Report Back from the Roof of the World: China’s Tibetan Plateau.
Part 1. Brief Introduction: Report on the China Tibetology Research Center, Beijing
By Arnold August
My task is to write articles for New Cold War. Although this multi-part series is my responsibility, it is the result of a collective effort by the six of us during and since our return to our respective countries from China. From day one, we immediately came together, with the common goal of bringing the reality of the Tibetan Plateau to international public opinion.
The Tibetan Plateau comprises the Tibet Autonomous Region and a large part of Qinghai province. It extends west to Sichuan province and south to the Xinjiang Uygur Autonomous Region. Why the “roof of the world”? The Tibetan Plateau has an average altitude of around 4,500 metres. It is the world’s highest and largest plateau above sea level, covering an area of 2.5 million square kilometres.
The mere mention of the word “Tibet” by Professor Radhika triggered in my mind, just two days before her invitation, the August 22, 2023 announcement by U.S. Secretary of State Antony J. Blinken of “Visa Restrictions to Address Forced Assimilation in Tibet.” The reason given by Blinken for this new sanction against individuals is “their involvement in the forcible assimilation of more than one million Tibetan children in government-run boarding schools. These coercive policies seek to eliminate Tibet’s distinct linguistic, cultural, and religious traditions among younger generations of Tibetans.” However, there is not a single source that provides facts to support this accusation.
On February 6, 2023, in a complementary statement, the Office of the United Nations High Commissioner for Human Rights wrote:
“We are very disturbed that in recent years the residential school system for Tibetan children appears to act as a mandatory large-scale programme intended to assimilate Tibetans into majority Han culture, contrary to international human rights standards.” Once again, no sources, just baseless assertions.
On September 14, in Beijing, we held an exchange at the Chinese Tibetology Research Center (CTRC). The Center was represented by Zha Luo, Director of the CTRC’s Institute of Social and Economic Studies. A prolific author on Tibet, he informed us that, in August 2023, over 300 Tibetology researchers from China and abroad had gathered in Beijing for a major international seminar to promote Tibetan studies. The seminar has been held since 1991. As one of the largest international academic events in the field of Tibetan studies, the seminar is an important platform for Tibetology scholars in China and abroad to present the latest research findings and deepen exchanges and cooperation, according to the CTRC. During the event, scholars discussed topics such as education, Tibetan Buddhism, and social transformation and change, as well as architecture and living conditions on the Qinghai-Tibet Plateau.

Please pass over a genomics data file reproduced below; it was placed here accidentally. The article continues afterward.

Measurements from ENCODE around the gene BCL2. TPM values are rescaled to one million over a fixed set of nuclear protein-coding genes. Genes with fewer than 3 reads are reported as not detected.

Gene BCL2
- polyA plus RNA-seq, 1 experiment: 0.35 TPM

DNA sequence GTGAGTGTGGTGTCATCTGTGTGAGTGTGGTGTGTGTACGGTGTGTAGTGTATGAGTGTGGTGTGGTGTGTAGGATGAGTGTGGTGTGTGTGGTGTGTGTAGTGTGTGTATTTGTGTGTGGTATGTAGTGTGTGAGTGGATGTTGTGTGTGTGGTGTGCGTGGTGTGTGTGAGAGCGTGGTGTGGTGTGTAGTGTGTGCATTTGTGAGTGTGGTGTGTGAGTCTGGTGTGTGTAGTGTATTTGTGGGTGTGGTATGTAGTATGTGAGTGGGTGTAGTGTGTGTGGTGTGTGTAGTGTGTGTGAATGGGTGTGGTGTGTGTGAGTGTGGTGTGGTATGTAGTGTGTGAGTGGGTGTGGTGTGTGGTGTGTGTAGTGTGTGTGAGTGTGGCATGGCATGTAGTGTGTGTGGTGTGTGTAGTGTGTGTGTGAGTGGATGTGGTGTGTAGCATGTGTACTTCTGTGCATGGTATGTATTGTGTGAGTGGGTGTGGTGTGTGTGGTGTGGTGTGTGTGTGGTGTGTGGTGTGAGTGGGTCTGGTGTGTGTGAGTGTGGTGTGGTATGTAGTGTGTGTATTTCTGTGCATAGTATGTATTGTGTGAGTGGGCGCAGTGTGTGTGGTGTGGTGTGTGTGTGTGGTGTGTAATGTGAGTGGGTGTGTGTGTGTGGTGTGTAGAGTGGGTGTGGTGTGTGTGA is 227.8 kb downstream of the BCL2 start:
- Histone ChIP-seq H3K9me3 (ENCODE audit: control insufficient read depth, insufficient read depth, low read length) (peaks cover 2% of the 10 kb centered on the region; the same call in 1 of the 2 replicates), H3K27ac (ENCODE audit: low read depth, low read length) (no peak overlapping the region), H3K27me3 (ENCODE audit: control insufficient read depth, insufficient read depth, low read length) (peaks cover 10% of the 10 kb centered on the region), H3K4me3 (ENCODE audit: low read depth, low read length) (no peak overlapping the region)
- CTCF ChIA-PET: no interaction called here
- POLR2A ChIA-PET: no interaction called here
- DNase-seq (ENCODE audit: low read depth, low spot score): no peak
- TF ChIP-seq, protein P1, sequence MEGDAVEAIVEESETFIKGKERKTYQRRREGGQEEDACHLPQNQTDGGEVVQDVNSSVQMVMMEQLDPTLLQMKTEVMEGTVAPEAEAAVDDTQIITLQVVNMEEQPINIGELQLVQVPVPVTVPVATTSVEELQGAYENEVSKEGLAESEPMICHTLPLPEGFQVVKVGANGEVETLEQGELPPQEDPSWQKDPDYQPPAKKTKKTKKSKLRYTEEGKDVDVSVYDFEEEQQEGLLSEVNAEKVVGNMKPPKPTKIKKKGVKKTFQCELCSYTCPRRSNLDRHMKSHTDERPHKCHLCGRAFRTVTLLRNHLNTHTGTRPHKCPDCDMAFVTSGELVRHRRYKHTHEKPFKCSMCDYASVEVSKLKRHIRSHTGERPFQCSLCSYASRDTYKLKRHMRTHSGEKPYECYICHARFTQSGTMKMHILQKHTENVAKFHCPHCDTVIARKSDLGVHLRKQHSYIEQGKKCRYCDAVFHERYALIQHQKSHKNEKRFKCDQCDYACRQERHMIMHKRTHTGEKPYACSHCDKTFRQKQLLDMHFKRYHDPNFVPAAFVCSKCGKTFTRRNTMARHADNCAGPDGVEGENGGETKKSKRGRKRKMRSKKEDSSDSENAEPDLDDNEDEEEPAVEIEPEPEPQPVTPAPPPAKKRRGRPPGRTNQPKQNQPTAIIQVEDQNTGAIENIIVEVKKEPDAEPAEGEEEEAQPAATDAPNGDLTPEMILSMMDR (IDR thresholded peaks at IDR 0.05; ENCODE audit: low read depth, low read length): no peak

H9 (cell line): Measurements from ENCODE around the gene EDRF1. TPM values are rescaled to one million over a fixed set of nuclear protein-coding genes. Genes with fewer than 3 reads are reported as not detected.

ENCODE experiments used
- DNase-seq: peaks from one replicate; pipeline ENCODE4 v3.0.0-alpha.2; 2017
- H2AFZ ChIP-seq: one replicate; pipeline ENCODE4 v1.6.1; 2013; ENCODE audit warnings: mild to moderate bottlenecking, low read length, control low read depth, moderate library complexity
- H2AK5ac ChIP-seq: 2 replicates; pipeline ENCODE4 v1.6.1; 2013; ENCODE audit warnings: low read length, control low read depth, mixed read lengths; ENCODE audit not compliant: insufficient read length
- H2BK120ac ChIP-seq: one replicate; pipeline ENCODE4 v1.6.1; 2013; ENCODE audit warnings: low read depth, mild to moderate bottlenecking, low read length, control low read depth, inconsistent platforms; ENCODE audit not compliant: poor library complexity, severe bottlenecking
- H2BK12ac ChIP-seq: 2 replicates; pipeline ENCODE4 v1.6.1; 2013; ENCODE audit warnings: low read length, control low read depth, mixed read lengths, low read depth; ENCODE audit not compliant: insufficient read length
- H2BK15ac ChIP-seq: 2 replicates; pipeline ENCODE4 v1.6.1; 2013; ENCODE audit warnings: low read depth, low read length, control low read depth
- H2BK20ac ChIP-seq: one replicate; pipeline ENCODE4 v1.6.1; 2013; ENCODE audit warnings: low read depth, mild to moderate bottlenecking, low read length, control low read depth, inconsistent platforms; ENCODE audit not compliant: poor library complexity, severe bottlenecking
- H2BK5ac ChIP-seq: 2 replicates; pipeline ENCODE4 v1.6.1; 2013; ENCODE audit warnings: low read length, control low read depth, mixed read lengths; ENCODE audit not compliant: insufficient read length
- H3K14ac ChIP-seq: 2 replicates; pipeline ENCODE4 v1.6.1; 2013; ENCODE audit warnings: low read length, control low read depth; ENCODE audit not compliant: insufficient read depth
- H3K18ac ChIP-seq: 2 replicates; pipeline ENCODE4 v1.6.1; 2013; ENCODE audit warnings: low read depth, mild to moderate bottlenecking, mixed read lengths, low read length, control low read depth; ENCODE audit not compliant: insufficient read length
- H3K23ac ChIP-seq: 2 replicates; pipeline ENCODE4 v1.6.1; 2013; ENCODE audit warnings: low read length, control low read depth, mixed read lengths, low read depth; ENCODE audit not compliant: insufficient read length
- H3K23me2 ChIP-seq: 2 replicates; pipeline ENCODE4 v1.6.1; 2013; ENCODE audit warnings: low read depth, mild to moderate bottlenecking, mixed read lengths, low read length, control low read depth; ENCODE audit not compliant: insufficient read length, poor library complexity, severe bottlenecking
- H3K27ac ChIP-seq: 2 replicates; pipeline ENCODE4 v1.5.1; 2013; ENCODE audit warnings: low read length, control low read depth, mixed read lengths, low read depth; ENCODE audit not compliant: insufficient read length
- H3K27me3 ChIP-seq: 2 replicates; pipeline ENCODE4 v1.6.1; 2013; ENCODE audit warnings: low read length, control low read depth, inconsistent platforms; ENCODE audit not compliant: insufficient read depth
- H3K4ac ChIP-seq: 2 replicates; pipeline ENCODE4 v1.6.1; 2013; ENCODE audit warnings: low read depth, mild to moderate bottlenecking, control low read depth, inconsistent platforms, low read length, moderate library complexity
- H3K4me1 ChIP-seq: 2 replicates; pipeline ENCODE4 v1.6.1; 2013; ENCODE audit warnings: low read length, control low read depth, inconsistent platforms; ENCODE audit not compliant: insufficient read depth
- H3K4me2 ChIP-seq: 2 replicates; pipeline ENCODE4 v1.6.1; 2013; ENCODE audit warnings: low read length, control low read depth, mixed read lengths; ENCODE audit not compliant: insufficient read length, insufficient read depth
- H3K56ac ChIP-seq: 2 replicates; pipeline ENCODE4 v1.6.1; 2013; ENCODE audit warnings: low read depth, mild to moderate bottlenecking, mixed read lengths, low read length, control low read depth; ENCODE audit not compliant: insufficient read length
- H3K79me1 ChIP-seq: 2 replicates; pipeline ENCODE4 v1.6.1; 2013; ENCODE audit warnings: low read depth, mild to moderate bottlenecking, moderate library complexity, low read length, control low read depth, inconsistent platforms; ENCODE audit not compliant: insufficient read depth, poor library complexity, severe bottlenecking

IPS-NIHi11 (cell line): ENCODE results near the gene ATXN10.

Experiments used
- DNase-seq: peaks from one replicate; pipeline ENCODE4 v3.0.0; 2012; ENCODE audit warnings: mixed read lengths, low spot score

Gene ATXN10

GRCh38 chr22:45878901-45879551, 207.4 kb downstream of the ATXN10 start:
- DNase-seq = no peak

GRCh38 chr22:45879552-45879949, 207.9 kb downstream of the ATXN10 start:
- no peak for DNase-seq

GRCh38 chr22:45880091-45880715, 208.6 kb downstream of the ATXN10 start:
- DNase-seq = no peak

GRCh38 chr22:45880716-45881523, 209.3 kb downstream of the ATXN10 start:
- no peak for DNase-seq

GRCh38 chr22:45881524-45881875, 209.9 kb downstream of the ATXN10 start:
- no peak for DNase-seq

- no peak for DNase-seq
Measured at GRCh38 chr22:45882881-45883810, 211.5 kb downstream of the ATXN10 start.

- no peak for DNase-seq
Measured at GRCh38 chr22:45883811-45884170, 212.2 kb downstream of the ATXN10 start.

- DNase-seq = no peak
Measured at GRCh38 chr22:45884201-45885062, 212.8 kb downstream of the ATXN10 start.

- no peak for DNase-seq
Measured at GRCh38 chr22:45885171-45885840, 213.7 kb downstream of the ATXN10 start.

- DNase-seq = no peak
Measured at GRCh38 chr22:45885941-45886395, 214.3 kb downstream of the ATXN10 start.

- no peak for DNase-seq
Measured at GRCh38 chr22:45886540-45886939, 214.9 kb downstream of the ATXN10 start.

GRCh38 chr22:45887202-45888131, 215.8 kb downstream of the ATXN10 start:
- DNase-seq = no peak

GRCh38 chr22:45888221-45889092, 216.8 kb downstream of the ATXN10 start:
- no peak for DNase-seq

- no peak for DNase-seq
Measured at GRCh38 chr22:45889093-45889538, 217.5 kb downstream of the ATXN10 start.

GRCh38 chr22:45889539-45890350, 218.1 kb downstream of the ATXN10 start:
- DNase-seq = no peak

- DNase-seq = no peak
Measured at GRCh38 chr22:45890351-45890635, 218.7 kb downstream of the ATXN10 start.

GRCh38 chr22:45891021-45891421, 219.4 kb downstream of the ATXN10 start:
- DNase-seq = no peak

Photo Credit: H. Weldin
Zha Luo also assured us that we would visit a boarding school during our visit to the Plateau. We did indeed visit one, and as with our exchange with the CTRC in Beijing, we were able to ask any questions we might have had. And so, we did, as we shall see later in this series. Although the aforementioned complaints against China regarding boarding schools did not name any individuals, we were there. We saw and heard the reality, not only on-site, but throughout the trip: a true revelation.
Thus, the orientation of this series of articles is not at all defensive with regard to conditions on the Tibetan Plateau. In addition to frank exchanges with the CTRC and numerous on-site visits, the conclusion is that we must avoid limiting ourselves to mere refutations of the U.S.-led story. Indeed, the reality of the Tibetan Plateau that we discovered is so steeped in the promotion of Tibetan language, culture, history, heritage and religion that asserting that Tibet is not this or that, as promoted by the United States, cannot do justice to the reality of the Tibetan Plateau. If this orientation would have been adopted, this multi-part series would amount to a series of innuendoes that I would like to avoid. It is about what Tibet is, not what it is not.
What’s more, Tibetan reality is so blatantly different from the corporate media’s misinformation that the series can hopefully shed a little more light on the region’s other main issue – the neighbouring Xinjiang Uygur Autonomous Region – by asking the question “Now that the reality of Tibet is further revealed, can people believe the U.S. narrative of so-called oppression and genocide against the Uygurs?”
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